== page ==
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Untrained consumer assessment of the eating quality of European beef: 2. Demographic factors have only minor effects on consumer scores and willingness to pay

Published online by Cambridge University Press:  13 February 2017

S. P. F. Bonny
Affiliation:
School of Veterinary and Life Sciences, Murdoch University, Murdoch, WA 6150, Australia INRA, UMR1213, Recherches sur les Herbivores, F-63122 Saint Genès Champanelle, France
G. E. Gardner
Affiliation:
School of Veterinary and Life Sciences, Murdoch University, Murdoch, WA 6150, Australia
D. W. Pethick
Affiliation:
School of Veterinary and Life Sciences, Murdoch University, Murdoch, WA 6150, Australia
P. Allen
Affiliation:
Teagasc Food Research Centre, Ashtown, Dublin 15, Ireland
I. Legrand
Affiliation:
Institut de l’Elevage, Service Qualité’ des Viandes, MRAL, 87060 Limoges Cedex 2, France
J. Wierzbicki
Affiliation:
Polish Beef Association Ul. Kruczkowskiego 3, 00-380 Warszawa, Poland
L. J. Farmer
Affiliation:
Agri-Food and Biosciences Institute, Newforge Lane, Belfast BT9 5PX, UK
R. J. Polkinghorne
Affiliation:
431 Timor Road, Murrurundi, NSW 2338, Australia
J.-F. Hocquette
Affiliation:
INRA, UMR1213, Recherches sur les Herbivores, F-63122 Saint Genès Champanelle, France VetAgro Sup, UMR1213, Recherches sur les Herbivores, Clermont Université, F-63122 Saint Genès Champanelle, France
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Abstract

The beef industry must become more responsive to the changing market place and consumer demands. An essential part of this is quantifying a consumer’s perception of the eating quality of beef and their willingness to pay for that quality, across a broad range of demographics. Over 19 000 consumers from Northern Ireland, Poland, Ireland and France each tasted seven beef samples and scored them for tenderness, juiciness, flavour liking and overall liking. These scores were weighted and combined to create a fifth score, termed the Meat Quality 4 score (MQ4) (0.3×tenderness, 0.1×juiciness, 0.3×flavour liking and 0.3×overall liking). They also allocated the beef samples into one of four quality grades that best described the sample; unsatisfactory, good-every-day, better-than-every-day or premium. After the completion of the tasting panel, consumers were then asked to detail, in their own currency, their willingness to pay for these four categories which was subsequently converted to a proportion relative to the good-every-day category (P-WTP). Consumers also answered a short demographic questionnaire. The four sensory scores, the MQ4 score and the P-WTP were analysed separately, as dependant variables in linear mixed effects models. The answers from the demographic questionnaire were included in the model as fixed effects. Overall, there were only small differences in consumer scores and P-WTP between demographic groups. Consumers who preferred their beef cooked medium or well-done scored beef higher, except in Poland, where the opposite trend was found. This may be because Polish consumers were more likely to prefer their beef cooked well-done, but samples were cooked medium for this group. There was a small positive relationship with the importance of beef in the diet, increasing sensory scores by about 4% in Poland and Northern Ireland. Men also scored beef about 2% higher than women for most sensory scores in most countries. In most countries, consumers were willing to pay between 150 and 200% more for premium beef, and there was a 50% penalty in value for unsatisfactory beef. After quality grade, by far the greatest influence on P-WTP was country of origin. Consumer age also had a small negative relationship with P-WTP. The results indicate that a single quality score could reliably describe the eating quality experienced by all consumers. In addition, if reliable quality information is delivered to consumers they will pay more for better quality beef, which would add value to the beef industry and encourage improvements in quality.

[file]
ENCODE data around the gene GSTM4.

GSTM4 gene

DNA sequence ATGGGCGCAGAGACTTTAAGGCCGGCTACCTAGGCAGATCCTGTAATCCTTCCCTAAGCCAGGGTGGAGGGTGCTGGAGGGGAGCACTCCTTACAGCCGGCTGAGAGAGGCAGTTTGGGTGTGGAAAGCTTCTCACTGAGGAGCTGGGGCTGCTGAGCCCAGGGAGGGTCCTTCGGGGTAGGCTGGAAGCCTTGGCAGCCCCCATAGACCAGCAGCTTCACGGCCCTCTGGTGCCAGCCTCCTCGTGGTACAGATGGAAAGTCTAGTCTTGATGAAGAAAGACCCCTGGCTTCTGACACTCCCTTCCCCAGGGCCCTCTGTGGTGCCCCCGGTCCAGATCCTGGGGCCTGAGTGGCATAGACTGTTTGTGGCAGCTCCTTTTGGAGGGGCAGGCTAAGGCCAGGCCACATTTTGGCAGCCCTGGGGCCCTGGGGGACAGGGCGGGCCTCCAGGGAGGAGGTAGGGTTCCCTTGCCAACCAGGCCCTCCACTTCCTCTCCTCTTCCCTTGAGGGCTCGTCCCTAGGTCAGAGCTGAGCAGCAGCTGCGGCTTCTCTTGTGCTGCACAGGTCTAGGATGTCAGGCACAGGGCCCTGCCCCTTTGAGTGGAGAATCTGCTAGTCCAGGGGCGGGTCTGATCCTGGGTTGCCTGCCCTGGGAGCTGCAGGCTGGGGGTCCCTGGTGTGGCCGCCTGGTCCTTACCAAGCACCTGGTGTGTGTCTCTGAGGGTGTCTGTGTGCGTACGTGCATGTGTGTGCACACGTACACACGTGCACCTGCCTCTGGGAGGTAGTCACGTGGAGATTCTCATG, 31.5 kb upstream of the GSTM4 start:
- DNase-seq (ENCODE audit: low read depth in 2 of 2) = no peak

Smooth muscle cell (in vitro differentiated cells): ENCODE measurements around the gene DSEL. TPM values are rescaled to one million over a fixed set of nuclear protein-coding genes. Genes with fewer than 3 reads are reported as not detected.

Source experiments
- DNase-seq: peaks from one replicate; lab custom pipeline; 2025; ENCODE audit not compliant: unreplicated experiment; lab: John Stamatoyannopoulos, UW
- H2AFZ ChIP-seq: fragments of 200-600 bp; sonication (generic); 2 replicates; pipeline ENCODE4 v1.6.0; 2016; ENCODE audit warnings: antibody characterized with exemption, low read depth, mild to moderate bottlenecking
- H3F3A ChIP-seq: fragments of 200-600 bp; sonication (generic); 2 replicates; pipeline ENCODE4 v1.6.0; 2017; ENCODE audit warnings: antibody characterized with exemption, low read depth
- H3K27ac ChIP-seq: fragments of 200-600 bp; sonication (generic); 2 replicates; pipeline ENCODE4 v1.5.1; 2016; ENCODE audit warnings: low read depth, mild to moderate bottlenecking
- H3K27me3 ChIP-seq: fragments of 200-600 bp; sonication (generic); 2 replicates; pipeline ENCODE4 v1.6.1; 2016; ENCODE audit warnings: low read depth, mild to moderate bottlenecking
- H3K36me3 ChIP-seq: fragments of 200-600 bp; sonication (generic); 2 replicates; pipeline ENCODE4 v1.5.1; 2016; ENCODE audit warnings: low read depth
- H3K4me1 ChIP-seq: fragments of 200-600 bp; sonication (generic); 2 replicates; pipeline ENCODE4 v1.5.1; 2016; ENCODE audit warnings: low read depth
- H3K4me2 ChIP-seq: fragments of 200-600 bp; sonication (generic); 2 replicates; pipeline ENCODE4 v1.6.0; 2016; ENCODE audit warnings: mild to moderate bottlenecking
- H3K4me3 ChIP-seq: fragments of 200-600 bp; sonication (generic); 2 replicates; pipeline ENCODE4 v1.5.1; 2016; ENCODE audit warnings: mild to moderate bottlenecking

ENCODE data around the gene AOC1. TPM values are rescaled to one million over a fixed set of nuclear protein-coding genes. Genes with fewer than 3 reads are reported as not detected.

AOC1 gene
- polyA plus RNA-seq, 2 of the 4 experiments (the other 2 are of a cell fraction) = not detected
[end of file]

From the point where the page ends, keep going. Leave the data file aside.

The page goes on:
Type
Research Article
Information
animal , Volume 11 , Issue 8 , August 2017 , pp. 1399 - 1411
Copyright
© The Animal Consortium 2017 

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Footnotes

a

Present address: School of Veterinary and Life Sciences, Murdoch University, Murdoch, WA 6150, Australia.

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